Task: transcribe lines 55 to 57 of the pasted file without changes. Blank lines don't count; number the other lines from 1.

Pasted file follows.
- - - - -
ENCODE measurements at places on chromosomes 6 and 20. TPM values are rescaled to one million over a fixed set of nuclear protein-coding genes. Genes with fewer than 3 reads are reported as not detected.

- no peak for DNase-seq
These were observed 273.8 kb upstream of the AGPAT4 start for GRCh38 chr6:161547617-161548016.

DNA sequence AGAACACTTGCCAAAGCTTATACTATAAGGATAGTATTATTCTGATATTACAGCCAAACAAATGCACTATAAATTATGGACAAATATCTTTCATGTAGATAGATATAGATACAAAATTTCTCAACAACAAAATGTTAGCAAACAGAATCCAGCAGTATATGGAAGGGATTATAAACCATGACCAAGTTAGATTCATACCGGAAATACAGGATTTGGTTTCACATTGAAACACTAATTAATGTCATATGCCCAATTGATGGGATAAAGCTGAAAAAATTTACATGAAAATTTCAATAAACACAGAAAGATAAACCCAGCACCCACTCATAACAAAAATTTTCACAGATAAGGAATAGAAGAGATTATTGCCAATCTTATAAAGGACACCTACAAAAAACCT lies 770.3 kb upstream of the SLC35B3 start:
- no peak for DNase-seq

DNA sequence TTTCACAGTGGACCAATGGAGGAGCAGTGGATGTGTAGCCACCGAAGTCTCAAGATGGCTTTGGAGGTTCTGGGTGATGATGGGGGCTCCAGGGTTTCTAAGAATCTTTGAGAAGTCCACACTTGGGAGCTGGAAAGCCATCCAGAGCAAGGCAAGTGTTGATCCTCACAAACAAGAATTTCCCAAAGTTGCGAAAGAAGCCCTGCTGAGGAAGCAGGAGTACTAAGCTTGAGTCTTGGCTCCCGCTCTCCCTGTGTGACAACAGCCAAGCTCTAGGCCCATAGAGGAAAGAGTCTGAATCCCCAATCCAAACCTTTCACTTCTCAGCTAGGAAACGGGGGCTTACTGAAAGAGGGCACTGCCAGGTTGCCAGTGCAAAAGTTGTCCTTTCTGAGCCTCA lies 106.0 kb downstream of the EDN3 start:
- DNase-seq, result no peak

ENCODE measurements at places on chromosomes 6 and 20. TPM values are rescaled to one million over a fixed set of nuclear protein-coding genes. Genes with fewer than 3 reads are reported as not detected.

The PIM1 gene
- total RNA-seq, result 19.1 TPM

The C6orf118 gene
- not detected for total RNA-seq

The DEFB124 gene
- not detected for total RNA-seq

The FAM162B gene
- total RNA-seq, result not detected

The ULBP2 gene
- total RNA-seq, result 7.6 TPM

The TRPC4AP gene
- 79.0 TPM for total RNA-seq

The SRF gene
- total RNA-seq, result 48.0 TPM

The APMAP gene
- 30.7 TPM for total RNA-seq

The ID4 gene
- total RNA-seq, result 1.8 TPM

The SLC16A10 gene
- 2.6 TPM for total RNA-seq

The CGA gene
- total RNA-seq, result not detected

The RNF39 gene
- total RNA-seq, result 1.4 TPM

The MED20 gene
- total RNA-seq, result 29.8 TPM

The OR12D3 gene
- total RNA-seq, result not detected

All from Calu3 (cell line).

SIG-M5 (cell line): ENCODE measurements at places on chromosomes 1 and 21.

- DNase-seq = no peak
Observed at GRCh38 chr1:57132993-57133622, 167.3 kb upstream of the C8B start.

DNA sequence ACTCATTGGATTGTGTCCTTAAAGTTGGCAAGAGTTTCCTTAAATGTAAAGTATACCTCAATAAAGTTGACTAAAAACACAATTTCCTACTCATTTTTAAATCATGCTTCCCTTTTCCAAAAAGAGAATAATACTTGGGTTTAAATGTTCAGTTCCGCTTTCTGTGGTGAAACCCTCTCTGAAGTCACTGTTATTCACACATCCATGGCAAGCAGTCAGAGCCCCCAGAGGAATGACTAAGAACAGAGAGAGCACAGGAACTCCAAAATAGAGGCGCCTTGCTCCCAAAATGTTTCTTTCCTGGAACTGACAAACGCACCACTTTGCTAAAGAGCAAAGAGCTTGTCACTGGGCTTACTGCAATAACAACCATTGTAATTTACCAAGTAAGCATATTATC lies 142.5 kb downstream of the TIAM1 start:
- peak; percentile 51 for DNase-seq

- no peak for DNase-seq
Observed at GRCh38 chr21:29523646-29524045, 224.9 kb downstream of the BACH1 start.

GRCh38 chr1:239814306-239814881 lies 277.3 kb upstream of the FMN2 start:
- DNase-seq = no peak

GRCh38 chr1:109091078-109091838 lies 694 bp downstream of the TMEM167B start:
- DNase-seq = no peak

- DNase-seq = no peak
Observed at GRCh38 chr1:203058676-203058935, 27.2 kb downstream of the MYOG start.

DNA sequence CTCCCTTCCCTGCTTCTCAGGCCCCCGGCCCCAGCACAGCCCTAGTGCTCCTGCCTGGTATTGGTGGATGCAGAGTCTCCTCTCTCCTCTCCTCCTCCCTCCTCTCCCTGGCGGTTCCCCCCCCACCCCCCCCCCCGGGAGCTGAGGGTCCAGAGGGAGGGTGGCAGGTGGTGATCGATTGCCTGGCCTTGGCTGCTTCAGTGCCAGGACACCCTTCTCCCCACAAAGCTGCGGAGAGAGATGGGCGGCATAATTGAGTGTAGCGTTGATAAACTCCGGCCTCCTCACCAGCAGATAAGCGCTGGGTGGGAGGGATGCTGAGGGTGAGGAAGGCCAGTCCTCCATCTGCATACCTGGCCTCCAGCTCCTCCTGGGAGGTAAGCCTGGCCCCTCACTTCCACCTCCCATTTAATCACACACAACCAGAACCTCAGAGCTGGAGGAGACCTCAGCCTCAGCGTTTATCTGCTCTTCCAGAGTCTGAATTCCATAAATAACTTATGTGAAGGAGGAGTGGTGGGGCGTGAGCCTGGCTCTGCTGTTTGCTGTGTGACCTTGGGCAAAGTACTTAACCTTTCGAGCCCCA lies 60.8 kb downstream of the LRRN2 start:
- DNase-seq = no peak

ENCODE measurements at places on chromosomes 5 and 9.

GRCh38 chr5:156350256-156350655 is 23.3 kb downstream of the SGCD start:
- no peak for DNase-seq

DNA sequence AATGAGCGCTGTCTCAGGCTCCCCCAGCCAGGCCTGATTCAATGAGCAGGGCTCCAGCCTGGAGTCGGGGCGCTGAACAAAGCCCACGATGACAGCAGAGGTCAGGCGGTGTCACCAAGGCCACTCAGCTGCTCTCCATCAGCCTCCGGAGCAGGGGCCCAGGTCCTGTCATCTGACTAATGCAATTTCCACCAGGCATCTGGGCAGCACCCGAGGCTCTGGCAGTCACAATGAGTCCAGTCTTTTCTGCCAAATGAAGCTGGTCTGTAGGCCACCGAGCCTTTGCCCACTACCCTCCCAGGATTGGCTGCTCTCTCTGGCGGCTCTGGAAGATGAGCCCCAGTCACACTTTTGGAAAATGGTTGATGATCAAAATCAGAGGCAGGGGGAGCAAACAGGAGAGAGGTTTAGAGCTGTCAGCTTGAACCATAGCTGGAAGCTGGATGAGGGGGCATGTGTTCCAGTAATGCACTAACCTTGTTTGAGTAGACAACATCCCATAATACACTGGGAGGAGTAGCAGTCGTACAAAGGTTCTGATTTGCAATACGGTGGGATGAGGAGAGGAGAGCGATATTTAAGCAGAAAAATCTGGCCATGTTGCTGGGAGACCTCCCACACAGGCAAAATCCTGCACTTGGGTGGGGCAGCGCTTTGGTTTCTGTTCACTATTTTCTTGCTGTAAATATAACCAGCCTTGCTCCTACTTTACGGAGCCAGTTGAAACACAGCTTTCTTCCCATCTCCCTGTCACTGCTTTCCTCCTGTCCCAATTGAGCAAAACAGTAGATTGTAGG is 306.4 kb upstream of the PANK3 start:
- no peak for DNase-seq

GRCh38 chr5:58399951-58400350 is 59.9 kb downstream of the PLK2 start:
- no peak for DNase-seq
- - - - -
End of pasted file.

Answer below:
- no peak for DNase-seq

DNA sequence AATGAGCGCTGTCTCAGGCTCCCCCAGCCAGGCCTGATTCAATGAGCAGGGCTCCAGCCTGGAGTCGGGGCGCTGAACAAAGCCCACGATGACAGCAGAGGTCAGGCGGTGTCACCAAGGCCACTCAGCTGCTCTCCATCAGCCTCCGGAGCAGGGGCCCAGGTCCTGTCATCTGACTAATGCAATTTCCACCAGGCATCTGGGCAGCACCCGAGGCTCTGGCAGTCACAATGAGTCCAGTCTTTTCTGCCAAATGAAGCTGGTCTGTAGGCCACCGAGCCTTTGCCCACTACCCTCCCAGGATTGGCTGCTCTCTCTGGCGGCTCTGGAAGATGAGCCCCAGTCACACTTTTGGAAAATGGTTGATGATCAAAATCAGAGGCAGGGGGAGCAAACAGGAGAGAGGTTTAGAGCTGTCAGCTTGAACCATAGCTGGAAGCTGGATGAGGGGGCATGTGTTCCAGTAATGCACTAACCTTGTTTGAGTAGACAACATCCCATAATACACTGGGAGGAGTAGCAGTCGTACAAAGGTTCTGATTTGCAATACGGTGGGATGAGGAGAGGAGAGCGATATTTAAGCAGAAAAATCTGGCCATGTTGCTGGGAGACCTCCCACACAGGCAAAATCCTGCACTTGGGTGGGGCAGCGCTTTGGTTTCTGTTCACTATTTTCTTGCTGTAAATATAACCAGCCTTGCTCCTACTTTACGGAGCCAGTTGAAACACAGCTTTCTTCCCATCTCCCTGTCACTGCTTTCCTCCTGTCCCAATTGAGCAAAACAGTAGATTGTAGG is 306.4 kb upstream of the PANK3 start:
- no peak for DNase-seq